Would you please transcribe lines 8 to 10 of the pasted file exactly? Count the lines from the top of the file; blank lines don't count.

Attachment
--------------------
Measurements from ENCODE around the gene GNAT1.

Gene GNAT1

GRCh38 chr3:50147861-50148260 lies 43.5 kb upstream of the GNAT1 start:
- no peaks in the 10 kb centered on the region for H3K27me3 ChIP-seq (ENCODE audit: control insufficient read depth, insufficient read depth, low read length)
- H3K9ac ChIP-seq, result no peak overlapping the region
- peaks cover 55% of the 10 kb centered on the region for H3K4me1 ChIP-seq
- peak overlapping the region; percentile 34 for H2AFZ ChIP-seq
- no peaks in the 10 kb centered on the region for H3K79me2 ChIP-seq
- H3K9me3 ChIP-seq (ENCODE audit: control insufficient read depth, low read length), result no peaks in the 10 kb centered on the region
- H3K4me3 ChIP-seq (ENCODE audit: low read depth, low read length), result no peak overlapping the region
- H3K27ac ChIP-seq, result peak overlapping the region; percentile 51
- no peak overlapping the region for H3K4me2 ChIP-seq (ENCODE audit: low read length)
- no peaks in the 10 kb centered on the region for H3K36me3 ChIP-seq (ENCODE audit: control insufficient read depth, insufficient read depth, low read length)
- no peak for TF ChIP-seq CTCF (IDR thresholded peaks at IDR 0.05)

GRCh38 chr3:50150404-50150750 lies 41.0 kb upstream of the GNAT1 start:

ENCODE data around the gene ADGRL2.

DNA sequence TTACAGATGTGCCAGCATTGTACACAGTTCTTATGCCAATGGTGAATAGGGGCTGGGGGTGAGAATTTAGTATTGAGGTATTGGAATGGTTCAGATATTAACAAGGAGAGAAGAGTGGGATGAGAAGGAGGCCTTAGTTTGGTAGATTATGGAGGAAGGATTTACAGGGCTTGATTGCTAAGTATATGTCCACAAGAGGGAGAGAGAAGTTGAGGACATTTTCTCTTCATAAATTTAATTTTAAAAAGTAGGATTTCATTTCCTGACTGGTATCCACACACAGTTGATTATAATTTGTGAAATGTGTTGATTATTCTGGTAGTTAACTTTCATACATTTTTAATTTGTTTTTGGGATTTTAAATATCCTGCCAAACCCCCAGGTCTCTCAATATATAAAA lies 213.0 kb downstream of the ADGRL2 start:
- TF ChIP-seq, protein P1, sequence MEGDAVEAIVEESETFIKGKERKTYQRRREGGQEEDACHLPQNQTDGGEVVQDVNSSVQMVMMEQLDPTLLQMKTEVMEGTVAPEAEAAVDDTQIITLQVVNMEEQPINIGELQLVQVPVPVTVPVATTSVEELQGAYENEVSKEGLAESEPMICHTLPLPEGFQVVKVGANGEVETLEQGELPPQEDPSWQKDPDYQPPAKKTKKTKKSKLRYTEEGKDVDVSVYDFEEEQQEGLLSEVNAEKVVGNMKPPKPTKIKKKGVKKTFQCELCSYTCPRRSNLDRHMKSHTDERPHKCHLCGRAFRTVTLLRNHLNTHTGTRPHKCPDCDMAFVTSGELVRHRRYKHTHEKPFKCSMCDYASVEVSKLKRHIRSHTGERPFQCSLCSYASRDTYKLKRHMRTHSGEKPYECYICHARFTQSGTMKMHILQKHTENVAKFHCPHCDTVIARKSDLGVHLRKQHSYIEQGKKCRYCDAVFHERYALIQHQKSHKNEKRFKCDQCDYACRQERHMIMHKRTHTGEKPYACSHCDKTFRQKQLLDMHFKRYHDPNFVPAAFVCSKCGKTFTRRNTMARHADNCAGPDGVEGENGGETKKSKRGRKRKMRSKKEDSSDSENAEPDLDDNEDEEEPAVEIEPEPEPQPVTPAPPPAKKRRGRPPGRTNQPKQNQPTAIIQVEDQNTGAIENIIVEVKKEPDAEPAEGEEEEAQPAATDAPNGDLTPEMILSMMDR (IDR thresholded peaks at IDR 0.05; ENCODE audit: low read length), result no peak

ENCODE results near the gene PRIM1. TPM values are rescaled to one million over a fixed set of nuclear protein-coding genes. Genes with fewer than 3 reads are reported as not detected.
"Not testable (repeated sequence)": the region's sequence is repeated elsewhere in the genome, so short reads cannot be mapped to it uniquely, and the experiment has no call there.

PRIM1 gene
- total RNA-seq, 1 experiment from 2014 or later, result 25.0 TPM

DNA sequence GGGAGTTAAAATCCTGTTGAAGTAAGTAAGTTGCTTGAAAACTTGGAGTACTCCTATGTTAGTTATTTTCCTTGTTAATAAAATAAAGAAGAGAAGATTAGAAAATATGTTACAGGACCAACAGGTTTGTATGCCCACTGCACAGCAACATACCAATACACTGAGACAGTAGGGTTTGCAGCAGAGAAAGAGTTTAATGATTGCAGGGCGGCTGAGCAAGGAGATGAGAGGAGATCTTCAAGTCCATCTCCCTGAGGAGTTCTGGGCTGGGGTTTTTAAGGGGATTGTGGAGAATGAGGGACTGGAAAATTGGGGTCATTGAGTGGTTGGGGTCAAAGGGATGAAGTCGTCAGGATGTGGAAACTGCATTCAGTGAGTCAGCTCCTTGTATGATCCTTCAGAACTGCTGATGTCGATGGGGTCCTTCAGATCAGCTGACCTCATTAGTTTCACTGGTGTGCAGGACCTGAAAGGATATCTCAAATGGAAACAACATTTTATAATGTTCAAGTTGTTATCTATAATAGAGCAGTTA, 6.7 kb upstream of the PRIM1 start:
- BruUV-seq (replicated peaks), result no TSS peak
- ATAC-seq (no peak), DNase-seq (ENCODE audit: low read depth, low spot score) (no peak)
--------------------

- no peaks in the 10 kb centered on the region for H3K79me2 ChIP-seq
- H3K9me3 ChIP-seq (ENCODE audit: control insufficient read depth, low read length), result no peaks in the 10 kb centered on the region
- H3K4me3 ChIP-seq (ENCODE audit: low read depth, low read length), result no peak overlapping the region